A question of power


I was admitted to hospital aged 17 and quickly diagnosed with this diagnosis, too quickly in my opinion. I consistently told the consultants that what I had suffered from was a drug induced psychosis, and my illness was more likely to be bi-polar as my mum, grandmother and other members of my family have bi-polar. I have never heard voices, which is one of the criterias used to determine a patient with schizophrenia, and so I used this fact to try and get my diagnosis quashed. However, consistently the psychiatrists would say 'you don't have to hear voices to have this illness'.

To me it summed up much of my treatment as a young man in the mental health system, it felt like my opinion was invalid, the psychiatrists always knew best even when clearly showing signs of being negligent, and seemingly, at times, even making things up regarding the criteria for this illness as they went along in order to justify their stance and affirm the power they had over me.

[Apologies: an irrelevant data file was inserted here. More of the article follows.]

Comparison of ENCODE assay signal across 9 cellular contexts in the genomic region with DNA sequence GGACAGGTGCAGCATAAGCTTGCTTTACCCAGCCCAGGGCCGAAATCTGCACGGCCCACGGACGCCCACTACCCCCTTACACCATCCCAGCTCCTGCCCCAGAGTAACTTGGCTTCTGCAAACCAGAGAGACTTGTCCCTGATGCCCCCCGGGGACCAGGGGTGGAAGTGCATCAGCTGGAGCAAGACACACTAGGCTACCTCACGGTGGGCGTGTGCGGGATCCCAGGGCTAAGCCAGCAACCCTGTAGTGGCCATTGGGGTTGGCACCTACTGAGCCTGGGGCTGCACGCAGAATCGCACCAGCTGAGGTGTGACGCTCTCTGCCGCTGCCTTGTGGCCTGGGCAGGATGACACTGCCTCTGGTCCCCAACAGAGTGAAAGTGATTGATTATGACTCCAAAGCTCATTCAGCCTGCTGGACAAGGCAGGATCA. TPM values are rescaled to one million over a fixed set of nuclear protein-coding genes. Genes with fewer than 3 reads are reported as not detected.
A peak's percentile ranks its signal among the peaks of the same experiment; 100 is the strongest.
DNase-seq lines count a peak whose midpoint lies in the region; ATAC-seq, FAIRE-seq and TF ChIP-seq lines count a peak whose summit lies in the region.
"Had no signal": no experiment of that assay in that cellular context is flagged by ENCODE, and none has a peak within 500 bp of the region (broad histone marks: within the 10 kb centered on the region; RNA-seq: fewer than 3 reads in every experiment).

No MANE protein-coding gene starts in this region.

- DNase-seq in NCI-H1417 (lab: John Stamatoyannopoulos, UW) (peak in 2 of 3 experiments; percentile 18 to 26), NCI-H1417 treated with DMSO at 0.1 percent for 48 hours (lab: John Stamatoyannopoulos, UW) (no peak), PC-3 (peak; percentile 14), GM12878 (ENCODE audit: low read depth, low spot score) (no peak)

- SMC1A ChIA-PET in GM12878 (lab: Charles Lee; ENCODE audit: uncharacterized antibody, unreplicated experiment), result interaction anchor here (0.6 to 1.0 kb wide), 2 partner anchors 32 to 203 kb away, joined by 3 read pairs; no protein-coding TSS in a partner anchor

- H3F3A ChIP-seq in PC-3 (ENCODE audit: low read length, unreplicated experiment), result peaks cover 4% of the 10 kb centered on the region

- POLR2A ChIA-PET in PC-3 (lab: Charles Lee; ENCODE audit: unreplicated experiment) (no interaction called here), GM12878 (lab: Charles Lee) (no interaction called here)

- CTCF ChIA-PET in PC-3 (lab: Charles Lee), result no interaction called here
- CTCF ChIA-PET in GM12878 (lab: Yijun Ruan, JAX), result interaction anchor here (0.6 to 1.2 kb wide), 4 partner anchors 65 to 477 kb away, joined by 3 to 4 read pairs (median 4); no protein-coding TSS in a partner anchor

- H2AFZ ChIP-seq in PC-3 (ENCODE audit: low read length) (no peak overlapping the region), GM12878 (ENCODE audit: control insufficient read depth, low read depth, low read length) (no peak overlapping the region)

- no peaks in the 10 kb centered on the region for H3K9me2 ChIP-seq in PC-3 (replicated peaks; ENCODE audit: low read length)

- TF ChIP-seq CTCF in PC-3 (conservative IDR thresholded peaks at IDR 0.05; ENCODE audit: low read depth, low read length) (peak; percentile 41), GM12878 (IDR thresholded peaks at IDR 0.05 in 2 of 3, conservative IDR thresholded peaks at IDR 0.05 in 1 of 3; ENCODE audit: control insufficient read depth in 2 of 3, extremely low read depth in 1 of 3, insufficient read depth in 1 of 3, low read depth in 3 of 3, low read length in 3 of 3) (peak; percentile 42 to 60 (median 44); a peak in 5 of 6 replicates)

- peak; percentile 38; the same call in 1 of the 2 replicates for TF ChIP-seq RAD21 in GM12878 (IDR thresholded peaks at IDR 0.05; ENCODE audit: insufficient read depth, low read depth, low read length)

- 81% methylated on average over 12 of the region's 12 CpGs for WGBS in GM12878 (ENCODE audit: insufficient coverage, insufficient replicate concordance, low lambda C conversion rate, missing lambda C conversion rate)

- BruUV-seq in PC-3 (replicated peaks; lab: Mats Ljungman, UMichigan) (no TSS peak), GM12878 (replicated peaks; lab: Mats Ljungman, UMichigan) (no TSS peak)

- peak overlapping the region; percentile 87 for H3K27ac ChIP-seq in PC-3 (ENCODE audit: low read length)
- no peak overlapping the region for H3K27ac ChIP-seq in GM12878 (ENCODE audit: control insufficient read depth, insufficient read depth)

After 8 years, with the help of a very good local doctor who supported me throughout this experience, I was granted an appointment with a bi-polar specialist, who said it appeared to him I did indeed have bi-polar. I now take a mood stabaliser instead of just anti-psychotics and have never felt so good. For 8 years I feel I was the victim of gross negligence at the hands of my psychiatrists, and would like to pursue the matter further if there were any half decent law firms willing to challenge the psychiatirc profession in a court of law.